South African Higher Education Minister says the protests and violence seen in the country’s universities recently — and still continuing in some cases — is largely functional caused by fringe elements and he believes they may be linked to a broader political agenda.

In an interview with the South African Broadcasting Corporation in New York where he he is attending a series of meetings with North American universities and foundations, he urged law enforcement agencies, assisted by a majority of students and communities, to isolate and deal with those intent on creating chaos on campuses.

The Minister also rejected criticism of the timing of his US trip, saying it is a working visit aimed at forging partnerships with American institutions to develop South Africa’s University Capacity Development Programme.

“What is really exciting about the trip thus far is that, for instance, around Washington DC and the neighbouring states, we met with 15 universities in one room and they committed to form a consortium to actually have partnerships with us; and that we jointly go and look for resources. Some of the resources that were potentially identified would be US companies that have got operations in South Africa to be able to assist.”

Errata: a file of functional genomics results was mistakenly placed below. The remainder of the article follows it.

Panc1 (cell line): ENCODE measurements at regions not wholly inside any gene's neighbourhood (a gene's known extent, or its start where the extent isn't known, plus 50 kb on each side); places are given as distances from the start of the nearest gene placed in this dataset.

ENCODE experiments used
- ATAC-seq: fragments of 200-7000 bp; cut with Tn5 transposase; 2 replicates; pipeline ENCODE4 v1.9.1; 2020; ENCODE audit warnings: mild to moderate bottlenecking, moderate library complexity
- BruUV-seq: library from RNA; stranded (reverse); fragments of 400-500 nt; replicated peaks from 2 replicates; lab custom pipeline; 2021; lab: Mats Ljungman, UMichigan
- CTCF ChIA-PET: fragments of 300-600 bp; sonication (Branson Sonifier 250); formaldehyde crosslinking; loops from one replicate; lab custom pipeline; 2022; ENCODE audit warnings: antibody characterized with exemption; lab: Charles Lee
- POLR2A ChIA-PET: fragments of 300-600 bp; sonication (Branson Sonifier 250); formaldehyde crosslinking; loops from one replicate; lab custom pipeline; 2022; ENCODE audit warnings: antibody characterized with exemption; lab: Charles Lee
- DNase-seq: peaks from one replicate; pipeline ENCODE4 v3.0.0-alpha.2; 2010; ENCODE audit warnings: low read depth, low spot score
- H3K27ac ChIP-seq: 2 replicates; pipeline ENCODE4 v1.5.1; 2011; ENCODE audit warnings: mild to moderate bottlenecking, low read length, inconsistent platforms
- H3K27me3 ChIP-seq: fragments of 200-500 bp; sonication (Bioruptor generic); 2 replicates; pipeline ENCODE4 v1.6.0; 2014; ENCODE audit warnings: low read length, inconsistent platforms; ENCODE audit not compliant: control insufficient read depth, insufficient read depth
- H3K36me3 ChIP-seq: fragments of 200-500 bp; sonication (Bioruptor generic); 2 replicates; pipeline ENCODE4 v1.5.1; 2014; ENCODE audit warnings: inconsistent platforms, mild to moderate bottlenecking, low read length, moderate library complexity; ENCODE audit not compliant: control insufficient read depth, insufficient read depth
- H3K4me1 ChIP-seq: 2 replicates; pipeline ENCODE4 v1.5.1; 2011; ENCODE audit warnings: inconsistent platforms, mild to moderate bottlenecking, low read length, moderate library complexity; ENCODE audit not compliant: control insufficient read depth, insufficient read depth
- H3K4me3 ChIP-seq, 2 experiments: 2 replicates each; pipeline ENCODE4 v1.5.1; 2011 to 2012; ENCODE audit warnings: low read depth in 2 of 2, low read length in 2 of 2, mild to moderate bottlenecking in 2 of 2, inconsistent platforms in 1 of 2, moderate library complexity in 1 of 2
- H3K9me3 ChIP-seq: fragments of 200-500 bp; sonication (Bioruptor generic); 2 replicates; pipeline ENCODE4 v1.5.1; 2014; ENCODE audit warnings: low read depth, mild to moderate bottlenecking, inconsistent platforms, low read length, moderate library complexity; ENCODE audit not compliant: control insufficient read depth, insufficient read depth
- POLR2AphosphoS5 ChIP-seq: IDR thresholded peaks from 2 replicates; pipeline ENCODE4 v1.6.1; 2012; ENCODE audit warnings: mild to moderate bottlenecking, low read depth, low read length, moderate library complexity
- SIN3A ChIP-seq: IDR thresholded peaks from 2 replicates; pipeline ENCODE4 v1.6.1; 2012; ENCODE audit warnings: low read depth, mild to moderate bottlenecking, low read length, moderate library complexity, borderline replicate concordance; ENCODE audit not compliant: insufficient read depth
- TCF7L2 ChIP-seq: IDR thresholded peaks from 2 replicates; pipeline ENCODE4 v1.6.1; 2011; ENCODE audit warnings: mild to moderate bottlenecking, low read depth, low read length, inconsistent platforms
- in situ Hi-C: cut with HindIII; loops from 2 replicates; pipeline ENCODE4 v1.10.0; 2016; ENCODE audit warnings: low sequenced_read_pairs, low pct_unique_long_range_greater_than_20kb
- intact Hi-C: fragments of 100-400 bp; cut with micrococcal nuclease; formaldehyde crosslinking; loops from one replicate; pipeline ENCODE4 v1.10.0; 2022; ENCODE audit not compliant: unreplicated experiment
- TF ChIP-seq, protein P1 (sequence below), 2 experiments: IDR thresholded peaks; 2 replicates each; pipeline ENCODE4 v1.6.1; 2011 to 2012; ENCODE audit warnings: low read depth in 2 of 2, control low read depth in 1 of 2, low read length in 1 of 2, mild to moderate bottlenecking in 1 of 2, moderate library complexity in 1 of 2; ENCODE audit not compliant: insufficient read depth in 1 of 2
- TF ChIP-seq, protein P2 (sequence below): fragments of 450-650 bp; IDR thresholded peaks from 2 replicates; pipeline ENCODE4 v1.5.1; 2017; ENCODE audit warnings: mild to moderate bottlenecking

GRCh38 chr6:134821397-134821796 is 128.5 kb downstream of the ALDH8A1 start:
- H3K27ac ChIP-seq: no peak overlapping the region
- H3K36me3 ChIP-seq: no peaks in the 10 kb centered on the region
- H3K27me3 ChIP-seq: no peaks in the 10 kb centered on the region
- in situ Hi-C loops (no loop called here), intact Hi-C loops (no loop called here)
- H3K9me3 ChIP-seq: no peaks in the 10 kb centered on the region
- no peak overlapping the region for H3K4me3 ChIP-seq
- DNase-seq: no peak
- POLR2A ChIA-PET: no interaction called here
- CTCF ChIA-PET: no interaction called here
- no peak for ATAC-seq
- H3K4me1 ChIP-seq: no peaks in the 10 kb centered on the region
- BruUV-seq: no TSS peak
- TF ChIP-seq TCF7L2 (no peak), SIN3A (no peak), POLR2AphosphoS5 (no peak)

The delegation is seeking student mentorships and exchanges that include Ivy League institutions, capacity development for existing academics who lack PhD degrees and curriculum transformation, for example around the green economy.

On the question of unrest on South African campuses, Nzimande condemned the destruction of property and violence. “As things stand now, our system largely is functioning; students are back in class, others will be starting examinations soon — the midyear exams — and all that. We are quite confident that the system is fairly stable at the moment.”

The minister was, however, unable to commit to whether university fees would go up next year.

On the possibility of political elements at play in student protests, he said: “We think also that there is a political agenda which is linked to the fact that there are local government elections (to be held on Aug 3, this year).

“We have information that these elements also want to use the 40th anniversary of the June 16 uprisings as another platform to try to campaign for the elections or there is a fringe that also wants to destabilize our country.”

He was referring to the Soweto Uprising, also known as 16 June Uprising, which were a series of protests led by high school students in South Africa which began on the morning of June 16, 1976.